For those not living under a rock, Jay-Z presented Tidal, the industry’s first artist-owned music service on Monday at a press conference that has been widely mocked for being heavy on lip service and platitudes and extremely wanting in details. Jay spent a reported $56 million to buy Tidal from its Norwegian corporate parent Aspiro AB and there’s been a lot of speculation about what Tidal could be up to.
It’s premature to call it a failure (though the tech press didn’t have any qualms doing so) as we don’t know what Tidal is going to do. But without details, I was really wishing for more from 16 of the biggest names in the music business Monday. The fact is that an artist-run streaming service should have a different outlook at how a music service should function, from its relationship to listeners to how artists are compensated. Here’s a few suggestions for what Jay and team could have said.
- “First and foremost, Tidal is going to complete the fan experience. Too often we’re asking our fans to do too much work and it hasn’t gotten easier in streaming. It’s gotten harder! I believe first and foremost that if we’re asking fans to pay for music, then we better be delivering a lot more value than just access to music. To that end, Tidal is going to focus on shortening that distance from the music fan and us, the artists.”
- “Sharing music is a great way for our fans to show their love for our music. We’re going to make it extremely easy for fans to share music and enable playback of tracks in a limited way, regardless if someone is a Rdio, Pandora, iTunes or Spotify listener. Our project is called EasyShare and it requires all the services to cooperate so that it’s easier for our fans to share their love of music. It also supports all the services, since, let’s face it, people are using a little bit of everything these days.”
- “Okay, we’re superstars. But it’s not easy for artists these days in all genres and levels of their career. We believe in fairness for all artists. We’re going to make sure that the way artists get paid in our streaming service works for everyone, from the superstar to the struggling artist. Right now it seems like payments for streaming seem like a ‘winner take all’ proposition. So we’ve asked leading economists to look at the pro-rata share of determining compensation to investigate if it really is the best way to pay artists.”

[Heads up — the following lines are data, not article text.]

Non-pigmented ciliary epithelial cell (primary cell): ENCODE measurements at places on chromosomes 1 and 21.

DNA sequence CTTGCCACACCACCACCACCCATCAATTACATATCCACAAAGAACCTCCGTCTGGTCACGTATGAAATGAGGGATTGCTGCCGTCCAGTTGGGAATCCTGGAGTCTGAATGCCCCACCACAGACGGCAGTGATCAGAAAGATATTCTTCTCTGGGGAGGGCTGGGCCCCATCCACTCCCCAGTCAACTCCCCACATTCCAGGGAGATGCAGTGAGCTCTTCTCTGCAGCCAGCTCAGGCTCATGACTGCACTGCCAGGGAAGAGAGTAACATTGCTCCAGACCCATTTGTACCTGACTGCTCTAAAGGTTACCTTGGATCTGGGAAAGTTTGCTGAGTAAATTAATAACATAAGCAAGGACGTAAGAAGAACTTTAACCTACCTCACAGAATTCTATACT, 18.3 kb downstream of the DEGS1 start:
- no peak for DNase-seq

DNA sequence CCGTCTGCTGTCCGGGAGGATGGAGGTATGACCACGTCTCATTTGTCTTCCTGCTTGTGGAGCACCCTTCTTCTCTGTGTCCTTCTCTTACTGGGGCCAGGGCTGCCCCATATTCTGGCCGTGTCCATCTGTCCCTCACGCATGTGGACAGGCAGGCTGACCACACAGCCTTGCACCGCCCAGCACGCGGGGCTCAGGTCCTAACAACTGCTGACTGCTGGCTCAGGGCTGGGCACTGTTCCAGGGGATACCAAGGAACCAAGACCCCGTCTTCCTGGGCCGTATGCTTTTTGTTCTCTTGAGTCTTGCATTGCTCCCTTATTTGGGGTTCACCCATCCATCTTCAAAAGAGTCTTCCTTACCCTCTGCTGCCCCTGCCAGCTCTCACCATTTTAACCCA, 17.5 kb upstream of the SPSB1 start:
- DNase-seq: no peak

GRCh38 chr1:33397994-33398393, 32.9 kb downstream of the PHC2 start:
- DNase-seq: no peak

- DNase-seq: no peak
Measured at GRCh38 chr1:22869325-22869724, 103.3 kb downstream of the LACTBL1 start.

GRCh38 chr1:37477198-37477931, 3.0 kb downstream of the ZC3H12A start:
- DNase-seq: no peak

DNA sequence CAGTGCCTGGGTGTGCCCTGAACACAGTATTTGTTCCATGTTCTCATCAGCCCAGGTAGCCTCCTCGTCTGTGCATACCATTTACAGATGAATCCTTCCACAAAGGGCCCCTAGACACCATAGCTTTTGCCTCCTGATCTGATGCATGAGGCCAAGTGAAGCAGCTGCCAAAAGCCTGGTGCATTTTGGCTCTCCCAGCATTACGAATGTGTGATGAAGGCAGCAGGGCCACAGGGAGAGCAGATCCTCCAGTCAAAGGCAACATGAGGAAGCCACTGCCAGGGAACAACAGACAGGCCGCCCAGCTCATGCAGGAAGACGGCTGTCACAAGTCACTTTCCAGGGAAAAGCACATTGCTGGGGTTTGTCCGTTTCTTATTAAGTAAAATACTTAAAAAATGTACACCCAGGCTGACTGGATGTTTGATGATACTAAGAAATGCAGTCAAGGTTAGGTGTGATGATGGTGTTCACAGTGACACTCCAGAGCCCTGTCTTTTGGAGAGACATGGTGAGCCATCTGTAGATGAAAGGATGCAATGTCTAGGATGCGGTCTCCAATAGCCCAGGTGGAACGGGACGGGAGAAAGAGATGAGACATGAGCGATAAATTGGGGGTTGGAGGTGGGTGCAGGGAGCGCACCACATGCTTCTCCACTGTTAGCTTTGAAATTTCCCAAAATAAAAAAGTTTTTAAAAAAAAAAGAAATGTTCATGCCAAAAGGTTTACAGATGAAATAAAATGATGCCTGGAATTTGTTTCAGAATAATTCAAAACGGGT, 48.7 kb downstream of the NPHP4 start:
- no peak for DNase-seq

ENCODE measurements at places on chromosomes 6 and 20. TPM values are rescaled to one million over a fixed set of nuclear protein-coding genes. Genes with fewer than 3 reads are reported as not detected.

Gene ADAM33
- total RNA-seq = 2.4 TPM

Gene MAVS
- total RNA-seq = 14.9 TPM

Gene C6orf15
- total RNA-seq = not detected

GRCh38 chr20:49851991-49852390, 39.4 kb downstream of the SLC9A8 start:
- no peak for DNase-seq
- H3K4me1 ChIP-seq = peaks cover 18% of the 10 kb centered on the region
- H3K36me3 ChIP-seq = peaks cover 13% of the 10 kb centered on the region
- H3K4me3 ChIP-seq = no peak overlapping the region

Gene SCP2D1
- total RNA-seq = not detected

- We’ve informed the major labels that we want to renegotiate our contracts with them. Our number one priority is to make sure that more money from our service goes into the pockets of artists. So we’re going to add what we’re calling a ‘Transparency Clause’ into the contract that will require labels to quantify how much money they’ve received from us, and what percentage goes to artists. We believe this number will help artists understand the moneyflow and make sure that the billions streaming services are paying labels don’t turn into fractions of pennies for artists.”
- We also won’t sign non-disclosure clauses with any label and we will post the details of all of our deals so that the artist community knows exactly how much money is going into the coffers of labels for their content.”
- “We believe in artists. And that’s just not performers, but also songwriters. So we’re going to help solve the problem of getting songwriters paid. Right now, music services like Tidal can only pay 70 percent of royalties because we just can’t identify who should get paid. We’ve earmarked $5 million that we’ll give to SoundExchange to develop a Global Rights Database. The database will endeavor to identify the publishing rights for every song in the world with the end goal of getting every single rightsholder paid for every play. We have calls later today with Daniel Ek, Doug Morris, Jeff Bezos, Tim Cook and Lucian Grainge urging them to contribute to this extremely important endeavor.”
- “We’re going to support artists by investing in causes that are important to them. Therefore, we’re going to contribute the money that Tidal paid us for exclusives to MusicCares, which helps artists who are in need of economic support often for medical problems. We’re asking our subscribers to join us in supporting this vital non-profit service.”